• B. Leekley profile image

      Brian Leekley 

      8 years ago from Bainbridge Island, Washington, USA

      Up, Useful, and Interesting. I'm thinking that little by little I'll read the series.

      Coincidentally, at the 2011 general assembly, delegates of the Unitarian Universalist Association of Congregations chose as a Statement of Conscience "Ethical Eating: Food and Environmental Justice."

    • ThompsonPen profile imageAUTHOR

      Nicola Thompson 

      8 years ago from Bellingham, WA

      I hope you'll dig then my up coming hubs in the series. My next one will be about corn and it's impact. I want people to think about everything they eat, not just the animal aspect. I will for sure cover each of the food groups, as each as a lot of moral impact, depending of course what ones values happen to be. Thank you for stopping by an reading friend! :)

    • YogaKat profile image


      8 years ago from Oahu Hawaii

      My whole attempt to go vegetarian is because of the cruelty to animals in our society. I am trying to go the vegetarian route a root at a time. I like this hub because there is no pressure to follow anyone ideas . . . thanks!


    This website uses cookies

    As a user in the EEA, your approval is needed on a few things. To provide a better website experience, uses cookies (and other similar technologies) and may collect, process, and share personal data. Please choose which areas of our service you consent to our doing so.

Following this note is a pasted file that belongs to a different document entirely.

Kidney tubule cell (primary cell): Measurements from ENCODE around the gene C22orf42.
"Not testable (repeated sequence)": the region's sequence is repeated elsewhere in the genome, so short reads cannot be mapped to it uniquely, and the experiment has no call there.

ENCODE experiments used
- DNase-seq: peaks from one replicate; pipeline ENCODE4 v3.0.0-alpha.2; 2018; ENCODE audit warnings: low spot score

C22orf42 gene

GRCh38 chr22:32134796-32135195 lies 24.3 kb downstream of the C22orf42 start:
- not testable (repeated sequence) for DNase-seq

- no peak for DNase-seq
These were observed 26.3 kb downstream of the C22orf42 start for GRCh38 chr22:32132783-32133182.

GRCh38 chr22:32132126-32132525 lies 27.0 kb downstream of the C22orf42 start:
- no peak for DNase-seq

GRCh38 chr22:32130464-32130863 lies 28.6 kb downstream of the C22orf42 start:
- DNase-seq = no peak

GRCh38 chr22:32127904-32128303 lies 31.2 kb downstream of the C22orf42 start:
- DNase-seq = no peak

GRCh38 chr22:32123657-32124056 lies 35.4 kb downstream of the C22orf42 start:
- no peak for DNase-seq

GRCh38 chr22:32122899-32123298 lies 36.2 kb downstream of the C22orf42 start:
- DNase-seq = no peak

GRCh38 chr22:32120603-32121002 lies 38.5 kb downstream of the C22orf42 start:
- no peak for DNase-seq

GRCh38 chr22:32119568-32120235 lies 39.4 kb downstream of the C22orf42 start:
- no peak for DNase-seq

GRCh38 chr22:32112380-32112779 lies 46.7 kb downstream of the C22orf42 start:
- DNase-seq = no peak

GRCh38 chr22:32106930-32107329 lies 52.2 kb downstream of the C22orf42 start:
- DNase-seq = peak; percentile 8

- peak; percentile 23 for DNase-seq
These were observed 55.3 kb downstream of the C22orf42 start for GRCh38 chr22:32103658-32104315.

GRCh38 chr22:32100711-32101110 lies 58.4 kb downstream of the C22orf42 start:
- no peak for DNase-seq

For more information on managing or withdrawing consents and how we handle data, visit our Privacy Policy at:

    Show Details
    HubPages Device IDThis is used to identify particular browsers or devices when the access the service, and is used for security reasons.
    LoginThis is necessary to sign in to the HubPages Service.
    Google RecaptchaThis is used to prevent bots and spam. (Privacy Policy)
    AkismetThis is used to detect comment spam. (Privacy Policy)
    HubPages Google AnalyticsThis is used to provide data on traffic to our website, all personally identifyable data is anonymized. (Privacy Policy)
    HubPages Traffic PixelThis is used to collect data on traffic to articles and other pages on our site. Unless you are signed in to a HubPages account, all personally identifiable information is anonymized.
    Amazon Web ServicesThis is a cloud services platform that we used to host our service. (Privacy Policy)
    CloudflareThis is a cloud CDN service that we use to efficiently deliver files required for our service to operate such as javascript, cascading style sheets, images, and videos. (Privacy Policy)
    Google Hosted LibrariesJavascript software libraries such as jQuery are loaded at endpoints on the or domains, for performance and efficiency reasons. (Privacy Policy)